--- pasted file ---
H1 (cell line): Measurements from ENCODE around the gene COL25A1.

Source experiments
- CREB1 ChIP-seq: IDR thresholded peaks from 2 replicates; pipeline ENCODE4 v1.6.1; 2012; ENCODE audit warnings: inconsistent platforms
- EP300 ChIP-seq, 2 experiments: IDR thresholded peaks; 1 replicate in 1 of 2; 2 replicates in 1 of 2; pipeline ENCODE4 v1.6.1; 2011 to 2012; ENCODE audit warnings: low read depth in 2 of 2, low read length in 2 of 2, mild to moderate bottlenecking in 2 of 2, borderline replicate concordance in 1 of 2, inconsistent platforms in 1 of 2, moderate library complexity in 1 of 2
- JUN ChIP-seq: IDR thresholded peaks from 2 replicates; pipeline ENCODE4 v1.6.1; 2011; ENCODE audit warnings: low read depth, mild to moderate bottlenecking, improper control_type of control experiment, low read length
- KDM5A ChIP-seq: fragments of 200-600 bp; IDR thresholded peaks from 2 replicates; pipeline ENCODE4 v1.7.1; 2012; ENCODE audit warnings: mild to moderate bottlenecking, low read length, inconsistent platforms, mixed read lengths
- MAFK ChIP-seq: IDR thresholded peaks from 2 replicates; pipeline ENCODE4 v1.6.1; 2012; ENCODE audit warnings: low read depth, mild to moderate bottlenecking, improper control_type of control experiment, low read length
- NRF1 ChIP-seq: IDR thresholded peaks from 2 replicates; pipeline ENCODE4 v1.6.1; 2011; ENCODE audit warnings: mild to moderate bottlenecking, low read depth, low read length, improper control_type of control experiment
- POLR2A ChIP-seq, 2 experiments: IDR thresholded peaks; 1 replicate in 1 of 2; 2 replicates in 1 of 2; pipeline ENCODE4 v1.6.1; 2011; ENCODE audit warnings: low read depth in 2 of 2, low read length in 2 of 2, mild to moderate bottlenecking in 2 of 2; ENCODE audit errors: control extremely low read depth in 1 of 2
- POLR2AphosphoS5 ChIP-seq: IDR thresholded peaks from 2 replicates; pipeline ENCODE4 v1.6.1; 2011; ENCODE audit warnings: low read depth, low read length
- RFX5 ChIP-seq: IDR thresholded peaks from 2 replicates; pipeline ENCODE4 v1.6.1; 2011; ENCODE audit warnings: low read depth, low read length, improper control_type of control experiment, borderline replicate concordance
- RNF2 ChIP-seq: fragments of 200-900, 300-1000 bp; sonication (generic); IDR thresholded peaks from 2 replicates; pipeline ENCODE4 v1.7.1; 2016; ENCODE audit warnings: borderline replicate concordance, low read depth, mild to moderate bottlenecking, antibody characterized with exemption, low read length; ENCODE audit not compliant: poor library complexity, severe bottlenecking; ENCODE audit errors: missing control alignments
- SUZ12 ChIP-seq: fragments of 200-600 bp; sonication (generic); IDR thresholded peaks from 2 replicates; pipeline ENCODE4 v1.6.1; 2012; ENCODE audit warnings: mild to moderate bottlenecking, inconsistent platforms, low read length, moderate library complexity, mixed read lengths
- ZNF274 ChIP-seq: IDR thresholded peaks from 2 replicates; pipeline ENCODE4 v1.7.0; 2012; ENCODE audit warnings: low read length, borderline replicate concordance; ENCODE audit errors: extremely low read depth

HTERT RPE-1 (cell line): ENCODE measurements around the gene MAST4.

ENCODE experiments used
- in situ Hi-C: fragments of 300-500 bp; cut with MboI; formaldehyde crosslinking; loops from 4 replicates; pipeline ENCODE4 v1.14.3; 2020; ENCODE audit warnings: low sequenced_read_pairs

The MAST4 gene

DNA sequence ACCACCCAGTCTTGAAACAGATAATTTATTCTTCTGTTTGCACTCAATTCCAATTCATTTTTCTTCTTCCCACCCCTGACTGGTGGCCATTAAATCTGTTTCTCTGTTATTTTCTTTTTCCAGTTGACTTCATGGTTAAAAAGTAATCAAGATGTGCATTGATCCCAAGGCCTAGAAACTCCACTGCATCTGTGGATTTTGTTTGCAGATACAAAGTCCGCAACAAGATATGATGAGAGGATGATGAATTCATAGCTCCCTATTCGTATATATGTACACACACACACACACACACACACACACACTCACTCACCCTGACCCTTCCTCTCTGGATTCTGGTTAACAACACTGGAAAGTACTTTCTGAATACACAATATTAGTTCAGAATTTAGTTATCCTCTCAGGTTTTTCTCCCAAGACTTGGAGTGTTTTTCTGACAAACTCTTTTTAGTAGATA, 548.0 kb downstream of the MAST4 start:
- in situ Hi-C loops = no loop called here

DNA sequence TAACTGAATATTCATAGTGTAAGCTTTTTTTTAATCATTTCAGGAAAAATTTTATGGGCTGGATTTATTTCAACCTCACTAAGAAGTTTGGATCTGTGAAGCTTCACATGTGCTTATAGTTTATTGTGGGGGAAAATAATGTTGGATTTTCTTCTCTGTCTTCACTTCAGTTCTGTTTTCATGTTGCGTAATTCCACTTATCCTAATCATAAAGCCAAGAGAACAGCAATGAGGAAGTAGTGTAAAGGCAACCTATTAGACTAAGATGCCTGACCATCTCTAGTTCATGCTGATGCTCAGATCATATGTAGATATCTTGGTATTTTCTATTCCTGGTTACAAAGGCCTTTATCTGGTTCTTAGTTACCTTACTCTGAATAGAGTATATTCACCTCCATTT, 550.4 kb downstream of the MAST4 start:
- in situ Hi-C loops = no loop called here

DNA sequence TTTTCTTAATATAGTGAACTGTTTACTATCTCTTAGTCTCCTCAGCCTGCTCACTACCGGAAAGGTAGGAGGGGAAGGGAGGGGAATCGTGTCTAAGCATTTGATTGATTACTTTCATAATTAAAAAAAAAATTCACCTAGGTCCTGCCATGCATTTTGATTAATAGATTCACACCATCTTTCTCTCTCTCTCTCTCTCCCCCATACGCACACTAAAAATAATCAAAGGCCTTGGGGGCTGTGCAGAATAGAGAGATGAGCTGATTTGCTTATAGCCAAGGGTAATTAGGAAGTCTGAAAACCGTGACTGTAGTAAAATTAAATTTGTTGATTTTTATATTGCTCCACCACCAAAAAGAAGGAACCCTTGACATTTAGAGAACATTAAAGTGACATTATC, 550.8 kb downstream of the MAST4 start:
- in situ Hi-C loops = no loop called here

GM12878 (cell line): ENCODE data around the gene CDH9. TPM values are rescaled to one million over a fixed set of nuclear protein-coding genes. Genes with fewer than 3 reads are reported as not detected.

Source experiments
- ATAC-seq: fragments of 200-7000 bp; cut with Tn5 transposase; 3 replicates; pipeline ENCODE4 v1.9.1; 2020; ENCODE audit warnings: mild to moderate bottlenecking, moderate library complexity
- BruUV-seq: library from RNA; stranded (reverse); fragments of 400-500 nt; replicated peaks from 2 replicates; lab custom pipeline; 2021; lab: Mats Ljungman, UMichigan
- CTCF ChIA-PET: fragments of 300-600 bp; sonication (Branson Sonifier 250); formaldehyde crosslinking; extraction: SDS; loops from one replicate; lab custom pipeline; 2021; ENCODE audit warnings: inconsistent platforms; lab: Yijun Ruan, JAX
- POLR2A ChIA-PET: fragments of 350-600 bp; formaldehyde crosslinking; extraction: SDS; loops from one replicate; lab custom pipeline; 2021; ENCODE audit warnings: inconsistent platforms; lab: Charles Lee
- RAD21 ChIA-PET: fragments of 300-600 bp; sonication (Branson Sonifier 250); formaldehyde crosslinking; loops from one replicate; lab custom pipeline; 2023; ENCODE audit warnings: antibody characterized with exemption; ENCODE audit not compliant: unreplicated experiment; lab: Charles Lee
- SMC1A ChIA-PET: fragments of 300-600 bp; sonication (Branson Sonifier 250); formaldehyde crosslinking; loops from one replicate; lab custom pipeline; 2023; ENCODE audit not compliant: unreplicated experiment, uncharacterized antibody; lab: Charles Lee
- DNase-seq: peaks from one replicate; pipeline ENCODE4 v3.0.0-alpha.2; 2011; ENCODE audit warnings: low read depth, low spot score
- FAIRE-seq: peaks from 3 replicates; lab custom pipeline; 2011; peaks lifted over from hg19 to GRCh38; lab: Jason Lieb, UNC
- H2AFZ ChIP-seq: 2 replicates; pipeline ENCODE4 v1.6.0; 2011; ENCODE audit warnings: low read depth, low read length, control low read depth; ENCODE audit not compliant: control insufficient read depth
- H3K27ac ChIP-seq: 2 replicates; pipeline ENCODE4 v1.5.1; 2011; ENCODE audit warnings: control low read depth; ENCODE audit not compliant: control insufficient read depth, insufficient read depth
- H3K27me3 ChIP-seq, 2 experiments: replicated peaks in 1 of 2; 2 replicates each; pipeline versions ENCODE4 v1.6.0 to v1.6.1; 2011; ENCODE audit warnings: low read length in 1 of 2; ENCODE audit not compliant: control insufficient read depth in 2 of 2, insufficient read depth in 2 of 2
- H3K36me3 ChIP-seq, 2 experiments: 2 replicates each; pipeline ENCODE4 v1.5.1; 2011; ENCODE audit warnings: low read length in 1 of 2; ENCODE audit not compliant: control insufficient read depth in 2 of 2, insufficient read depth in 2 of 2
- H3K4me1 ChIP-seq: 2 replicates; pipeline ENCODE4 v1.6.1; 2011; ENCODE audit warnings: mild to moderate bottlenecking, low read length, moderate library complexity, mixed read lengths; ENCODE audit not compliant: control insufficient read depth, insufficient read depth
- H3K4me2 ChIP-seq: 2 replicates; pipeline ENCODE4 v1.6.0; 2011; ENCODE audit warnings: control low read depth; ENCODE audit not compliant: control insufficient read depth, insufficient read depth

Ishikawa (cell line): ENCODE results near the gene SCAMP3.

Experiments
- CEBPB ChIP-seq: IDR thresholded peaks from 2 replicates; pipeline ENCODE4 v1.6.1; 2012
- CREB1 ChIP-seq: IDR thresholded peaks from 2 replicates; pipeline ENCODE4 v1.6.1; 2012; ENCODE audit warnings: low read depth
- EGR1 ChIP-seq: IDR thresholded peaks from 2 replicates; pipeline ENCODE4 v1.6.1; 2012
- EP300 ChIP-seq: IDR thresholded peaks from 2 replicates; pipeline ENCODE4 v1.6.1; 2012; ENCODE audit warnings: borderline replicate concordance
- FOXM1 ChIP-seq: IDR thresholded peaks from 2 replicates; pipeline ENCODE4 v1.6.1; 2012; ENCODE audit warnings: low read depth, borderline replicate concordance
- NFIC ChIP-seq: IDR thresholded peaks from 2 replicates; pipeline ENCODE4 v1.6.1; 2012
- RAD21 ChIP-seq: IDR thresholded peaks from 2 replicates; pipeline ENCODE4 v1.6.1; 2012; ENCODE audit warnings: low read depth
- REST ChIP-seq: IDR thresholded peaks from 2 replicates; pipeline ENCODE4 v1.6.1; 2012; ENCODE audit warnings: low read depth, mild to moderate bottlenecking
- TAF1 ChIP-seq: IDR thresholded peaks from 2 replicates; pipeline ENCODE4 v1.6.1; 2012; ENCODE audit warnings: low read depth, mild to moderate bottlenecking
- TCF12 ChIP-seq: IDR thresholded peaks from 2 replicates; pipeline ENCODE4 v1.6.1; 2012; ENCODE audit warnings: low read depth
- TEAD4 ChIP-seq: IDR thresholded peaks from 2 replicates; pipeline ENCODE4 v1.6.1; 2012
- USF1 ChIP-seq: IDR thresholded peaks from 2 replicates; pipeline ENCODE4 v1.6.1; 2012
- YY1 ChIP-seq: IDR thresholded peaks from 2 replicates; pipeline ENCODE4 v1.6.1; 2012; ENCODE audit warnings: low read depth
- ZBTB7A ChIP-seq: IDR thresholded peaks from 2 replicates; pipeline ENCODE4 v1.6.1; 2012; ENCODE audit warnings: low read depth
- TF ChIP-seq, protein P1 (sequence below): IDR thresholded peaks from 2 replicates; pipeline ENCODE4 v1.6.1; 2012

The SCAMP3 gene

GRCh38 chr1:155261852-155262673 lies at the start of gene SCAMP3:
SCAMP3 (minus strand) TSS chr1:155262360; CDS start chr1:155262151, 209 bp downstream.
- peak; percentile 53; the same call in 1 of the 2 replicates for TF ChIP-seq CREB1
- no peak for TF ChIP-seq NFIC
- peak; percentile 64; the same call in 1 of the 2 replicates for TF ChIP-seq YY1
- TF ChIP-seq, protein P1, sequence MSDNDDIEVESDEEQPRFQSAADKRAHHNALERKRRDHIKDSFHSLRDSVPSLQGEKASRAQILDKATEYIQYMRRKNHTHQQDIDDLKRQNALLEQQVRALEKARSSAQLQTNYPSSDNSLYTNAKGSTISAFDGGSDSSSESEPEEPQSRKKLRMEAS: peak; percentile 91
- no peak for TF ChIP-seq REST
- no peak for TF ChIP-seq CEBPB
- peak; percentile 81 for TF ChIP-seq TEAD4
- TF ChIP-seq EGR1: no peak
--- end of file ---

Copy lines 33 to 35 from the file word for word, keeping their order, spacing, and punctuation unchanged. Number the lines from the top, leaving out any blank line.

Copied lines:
- DNase-seq: peaks from one replicate; pipeline ENCODE4 v3.0.0-alpha.2; 2011; ENCODE audit warnings: low read depth, low spot score
- FAIRE-seq: peaks from 3 replicates; lab custom pipeline; 2011; peaks lifted over from hg19 to GRCh38; lab: Jason Lieb, UNC
- H2AFZ ChIP-seq: 2 replicates; pipeline ENCODE4 v1.6.0; 2011; ENCODE audit warnings: low read depth, low read length, control low read depth; ENCODE audit not compliant: control insufficient read depth